Overview

Authors' Rights

As an author, you hold exclusive copyright to your original work from the very moment the work is created. The law clearly states that the moment a work is fixed in tangible form it is protected by copyright. At this point, you have complete legal authority over how the item may be used and shared. According to Section 106 of the 1976 Copyright Act, you have the exclusive right to

  • Reproduce the work

  • Prepare derivative works based upon the original work

  • Distribute copies of the work

  • Perform the work publicly

  • Display the work publicly

These rights belong to you until you decide to transfer them to another party. Most frequently, this transfer happens when you sign a contract with a publisher for the commercial publication of your original work. Once copyright is transferred, you no longer the exclusive holder of the rights mentioned above. The contract you sign with your publisher may allow you to retain some limited non-exclusive rights, or it may remove all rights from you and place them squarely in the hands of the publisher.

What many authors do not understand, however, is that it is not necessary to sign away all of your rights as an author in order to have something published. The traditional publishing model typically transfers all rights to the publisher, but there are ways to preserve the rights you need and deserve as the original creator of the work and to honor the publisher’s desire to use your document in its publication/for commercial reasons. You have options when it comes to publishing your work.

So What Are Your Options?

Here are options available to you as you seek to publish your work:

  • Accept the publisher's contract -- If your work is accepted for publication and the contract provided by the publisher is agreeable to you, simply accept the terms laid out in the contract.
  • Negotiate with the publisher -- If some of the publisher's contract is acceptable but some things in it are not, you can negotiate in an attempt to have the unacceptable points modified or removed. In essence, you will be working with the publisher to create a new contract that is agreeable to both of you.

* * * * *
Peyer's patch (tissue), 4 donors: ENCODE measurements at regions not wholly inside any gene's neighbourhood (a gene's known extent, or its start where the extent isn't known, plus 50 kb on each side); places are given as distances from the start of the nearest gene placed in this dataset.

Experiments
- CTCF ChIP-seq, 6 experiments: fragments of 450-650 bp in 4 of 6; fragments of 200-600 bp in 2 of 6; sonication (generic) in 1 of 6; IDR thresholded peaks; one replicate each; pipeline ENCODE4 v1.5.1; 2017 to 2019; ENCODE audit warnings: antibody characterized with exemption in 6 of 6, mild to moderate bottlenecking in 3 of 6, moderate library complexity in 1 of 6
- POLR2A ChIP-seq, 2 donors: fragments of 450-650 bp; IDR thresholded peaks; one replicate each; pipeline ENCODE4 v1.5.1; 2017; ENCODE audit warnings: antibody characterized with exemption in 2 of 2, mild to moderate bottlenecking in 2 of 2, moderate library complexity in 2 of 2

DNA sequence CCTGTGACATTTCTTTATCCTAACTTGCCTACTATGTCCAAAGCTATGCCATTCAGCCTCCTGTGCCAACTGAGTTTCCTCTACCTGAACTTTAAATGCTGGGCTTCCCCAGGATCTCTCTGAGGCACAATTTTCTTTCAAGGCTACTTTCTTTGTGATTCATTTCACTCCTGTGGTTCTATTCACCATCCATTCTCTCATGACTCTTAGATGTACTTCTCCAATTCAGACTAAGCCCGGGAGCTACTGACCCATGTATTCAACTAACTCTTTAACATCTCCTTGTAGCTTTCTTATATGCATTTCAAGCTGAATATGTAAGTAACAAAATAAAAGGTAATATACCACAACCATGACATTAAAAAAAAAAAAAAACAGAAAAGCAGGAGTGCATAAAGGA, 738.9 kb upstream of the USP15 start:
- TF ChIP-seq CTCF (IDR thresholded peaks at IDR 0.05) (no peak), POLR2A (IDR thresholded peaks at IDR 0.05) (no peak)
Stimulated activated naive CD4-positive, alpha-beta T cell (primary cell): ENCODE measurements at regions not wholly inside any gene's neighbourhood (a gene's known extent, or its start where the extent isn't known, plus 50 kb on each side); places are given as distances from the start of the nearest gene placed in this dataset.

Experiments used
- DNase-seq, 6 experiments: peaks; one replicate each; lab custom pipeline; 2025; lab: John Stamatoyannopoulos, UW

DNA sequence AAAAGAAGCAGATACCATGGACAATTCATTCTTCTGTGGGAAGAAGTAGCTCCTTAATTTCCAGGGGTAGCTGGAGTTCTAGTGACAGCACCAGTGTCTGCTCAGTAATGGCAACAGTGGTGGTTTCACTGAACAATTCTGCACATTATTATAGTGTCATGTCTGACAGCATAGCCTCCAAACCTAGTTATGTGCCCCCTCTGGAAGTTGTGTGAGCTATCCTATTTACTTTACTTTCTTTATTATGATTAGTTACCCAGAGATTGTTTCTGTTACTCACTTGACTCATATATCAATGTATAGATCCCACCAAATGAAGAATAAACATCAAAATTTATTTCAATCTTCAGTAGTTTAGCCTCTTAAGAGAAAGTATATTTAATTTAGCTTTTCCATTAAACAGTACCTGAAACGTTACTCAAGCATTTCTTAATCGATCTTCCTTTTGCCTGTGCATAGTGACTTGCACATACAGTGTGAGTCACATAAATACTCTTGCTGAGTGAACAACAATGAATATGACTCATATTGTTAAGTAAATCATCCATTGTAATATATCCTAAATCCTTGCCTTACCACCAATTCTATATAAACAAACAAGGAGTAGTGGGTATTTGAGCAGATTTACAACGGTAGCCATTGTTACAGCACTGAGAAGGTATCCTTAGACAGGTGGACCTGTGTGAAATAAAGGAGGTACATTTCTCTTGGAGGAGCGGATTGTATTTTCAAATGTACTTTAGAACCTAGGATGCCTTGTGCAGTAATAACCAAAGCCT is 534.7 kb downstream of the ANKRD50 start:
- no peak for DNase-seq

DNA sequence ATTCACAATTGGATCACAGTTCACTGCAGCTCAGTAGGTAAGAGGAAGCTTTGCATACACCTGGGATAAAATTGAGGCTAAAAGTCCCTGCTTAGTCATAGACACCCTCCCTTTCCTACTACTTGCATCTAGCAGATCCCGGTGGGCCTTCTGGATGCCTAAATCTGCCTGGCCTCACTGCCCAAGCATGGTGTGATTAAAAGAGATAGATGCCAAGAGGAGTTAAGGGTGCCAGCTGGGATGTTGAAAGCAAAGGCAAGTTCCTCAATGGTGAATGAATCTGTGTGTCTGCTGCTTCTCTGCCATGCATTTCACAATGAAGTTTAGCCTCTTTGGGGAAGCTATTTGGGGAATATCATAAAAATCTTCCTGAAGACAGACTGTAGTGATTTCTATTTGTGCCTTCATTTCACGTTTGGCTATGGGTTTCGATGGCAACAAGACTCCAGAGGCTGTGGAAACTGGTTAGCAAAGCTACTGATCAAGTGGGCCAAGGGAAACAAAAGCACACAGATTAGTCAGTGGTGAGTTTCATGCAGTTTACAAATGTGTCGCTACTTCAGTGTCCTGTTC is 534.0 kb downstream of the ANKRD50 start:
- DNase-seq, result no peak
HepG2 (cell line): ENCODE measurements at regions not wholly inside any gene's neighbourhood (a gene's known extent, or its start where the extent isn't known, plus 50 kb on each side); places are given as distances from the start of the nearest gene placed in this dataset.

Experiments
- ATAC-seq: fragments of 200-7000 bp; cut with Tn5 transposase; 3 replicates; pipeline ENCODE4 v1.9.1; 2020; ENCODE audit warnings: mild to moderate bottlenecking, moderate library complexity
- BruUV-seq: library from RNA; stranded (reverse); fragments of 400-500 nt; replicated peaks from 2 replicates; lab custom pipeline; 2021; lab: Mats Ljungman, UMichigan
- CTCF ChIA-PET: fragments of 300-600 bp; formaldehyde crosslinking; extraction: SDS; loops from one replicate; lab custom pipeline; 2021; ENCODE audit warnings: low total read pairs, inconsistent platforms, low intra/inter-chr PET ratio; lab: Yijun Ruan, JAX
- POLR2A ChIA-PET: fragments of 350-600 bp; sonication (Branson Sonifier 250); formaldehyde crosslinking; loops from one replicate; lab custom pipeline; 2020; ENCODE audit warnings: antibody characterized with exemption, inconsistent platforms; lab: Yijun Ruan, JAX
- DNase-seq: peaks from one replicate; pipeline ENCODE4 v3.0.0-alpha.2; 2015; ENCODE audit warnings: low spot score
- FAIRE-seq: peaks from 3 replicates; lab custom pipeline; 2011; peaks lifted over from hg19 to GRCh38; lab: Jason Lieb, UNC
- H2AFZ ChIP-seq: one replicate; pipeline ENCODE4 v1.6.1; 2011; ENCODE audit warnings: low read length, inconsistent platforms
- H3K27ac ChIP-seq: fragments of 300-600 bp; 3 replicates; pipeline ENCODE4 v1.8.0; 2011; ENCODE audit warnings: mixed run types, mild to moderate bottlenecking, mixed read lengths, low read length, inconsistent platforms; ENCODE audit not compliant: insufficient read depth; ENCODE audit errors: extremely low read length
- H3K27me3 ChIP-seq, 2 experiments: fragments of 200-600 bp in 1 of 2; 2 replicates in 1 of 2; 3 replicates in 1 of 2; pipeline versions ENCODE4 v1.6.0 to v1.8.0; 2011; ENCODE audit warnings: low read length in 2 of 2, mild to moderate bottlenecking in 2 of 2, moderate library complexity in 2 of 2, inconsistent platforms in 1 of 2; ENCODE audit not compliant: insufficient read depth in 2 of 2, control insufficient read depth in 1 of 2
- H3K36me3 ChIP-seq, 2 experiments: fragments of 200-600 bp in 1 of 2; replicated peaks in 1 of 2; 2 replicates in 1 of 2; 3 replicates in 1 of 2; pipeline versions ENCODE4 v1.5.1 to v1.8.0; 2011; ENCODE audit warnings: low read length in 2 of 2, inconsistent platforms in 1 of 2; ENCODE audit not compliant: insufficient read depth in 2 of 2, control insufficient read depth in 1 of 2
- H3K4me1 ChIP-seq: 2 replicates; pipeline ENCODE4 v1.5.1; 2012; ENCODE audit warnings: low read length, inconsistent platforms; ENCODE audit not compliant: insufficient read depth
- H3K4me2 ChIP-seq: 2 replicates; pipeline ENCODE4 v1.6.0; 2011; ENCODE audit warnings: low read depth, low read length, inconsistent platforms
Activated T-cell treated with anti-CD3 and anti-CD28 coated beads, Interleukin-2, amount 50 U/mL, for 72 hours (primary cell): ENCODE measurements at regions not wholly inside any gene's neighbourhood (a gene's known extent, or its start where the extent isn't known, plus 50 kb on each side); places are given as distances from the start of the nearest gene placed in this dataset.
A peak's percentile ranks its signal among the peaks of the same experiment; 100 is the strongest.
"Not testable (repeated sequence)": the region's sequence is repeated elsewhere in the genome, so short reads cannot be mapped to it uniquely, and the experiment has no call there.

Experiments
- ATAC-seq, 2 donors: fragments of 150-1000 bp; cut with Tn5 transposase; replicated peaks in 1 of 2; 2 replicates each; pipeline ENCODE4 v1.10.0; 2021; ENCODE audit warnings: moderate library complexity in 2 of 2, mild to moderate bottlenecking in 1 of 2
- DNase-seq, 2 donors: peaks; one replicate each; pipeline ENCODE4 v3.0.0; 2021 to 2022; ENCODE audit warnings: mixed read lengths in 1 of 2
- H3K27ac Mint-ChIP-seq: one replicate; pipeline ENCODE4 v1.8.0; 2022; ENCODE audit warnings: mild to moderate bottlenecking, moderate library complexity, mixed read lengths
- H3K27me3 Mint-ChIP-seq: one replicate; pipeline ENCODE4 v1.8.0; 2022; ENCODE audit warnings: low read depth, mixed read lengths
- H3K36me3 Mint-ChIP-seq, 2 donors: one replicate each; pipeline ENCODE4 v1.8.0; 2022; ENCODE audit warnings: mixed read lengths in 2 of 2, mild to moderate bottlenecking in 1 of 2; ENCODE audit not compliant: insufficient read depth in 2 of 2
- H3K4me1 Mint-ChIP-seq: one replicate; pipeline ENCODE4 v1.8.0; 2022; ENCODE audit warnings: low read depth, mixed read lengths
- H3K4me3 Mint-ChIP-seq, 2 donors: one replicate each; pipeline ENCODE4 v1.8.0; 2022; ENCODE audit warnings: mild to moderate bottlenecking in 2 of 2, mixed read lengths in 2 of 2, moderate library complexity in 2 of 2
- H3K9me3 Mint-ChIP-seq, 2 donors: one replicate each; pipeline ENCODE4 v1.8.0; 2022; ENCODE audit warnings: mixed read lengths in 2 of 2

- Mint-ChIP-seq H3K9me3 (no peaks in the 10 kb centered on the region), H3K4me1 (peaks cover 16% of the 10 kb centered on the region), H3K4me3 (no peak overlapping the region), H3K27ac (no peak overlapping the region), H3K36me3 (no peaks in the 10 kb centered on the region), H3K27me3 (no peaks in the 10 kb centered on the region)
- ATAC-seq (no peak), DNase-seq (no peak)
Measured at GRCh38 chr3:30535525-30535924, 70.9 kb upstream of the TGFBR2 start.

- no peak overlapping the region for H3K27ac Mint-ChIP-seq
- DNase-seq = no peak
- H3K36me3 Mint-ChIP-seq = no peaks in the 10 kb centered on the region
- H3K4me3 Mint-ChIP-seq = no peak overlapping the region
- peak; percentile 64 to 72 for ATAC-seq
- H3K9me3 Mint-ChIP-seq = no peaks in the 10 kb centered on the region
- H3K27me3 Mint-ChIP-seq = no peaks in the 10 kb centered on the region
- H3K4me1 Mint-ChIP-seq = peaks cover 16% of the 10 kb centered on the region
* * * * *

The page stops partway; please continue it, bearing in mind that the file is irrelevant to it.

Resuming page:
• Add an author's addendum to the publisher's contract -- An addendum is used to ensure that you will retain certain rights to the material you created. Examples of addendums can be found here and here.
  • Publish your work in an institutional repository -- Institutional repositories are collections of academic works created by the individuals affiliated with a particular university. Most repositories are indexed by Google and other search engines, making their content very discoverable, and authors typically retain all rights to their work. Many publishers allow an author to place a pre-print copy of a work into their institution's repository. For information on CONDOR, CMU's institutional repository, click here.
  • Self publish -- You are always free to make your work available on your own terms, through posting on a personal web site, for example.

For More Information

Author Rights -- A helpful handout that explains using the SPARC Author Addendum to retain your rights as an author.

keepyourcopyrights.org -- Sponsored by Columbia University, this site provides information on your rights as a creator and why you may want to hold onto them.

Managing Your Copyrights -- Copyright expert Ken Crews talks about authors' rights in this very informative short video.

For Faculty Authors -- The Duke University Libraries' site for faculty authors.

Scholarly Communication/Author Rights -- A very nice page from the Arizona State University Libraries about author rights.

An Introduction to Publication Agreements for Authors -- This short article talks about your copyrights and the advantage of retaining those rights.

Sherpa/RoMEO -- Use this site to determine which permissions are typically granted as part of a publisher's copyright transfer agreement.

Creative Commons -- Creative Commons is a non-profit organization that promotes open access to and the sharing of creative work. Works licensed through Creative Commons have fewer usage restrictions than traditionally copyrighted works.

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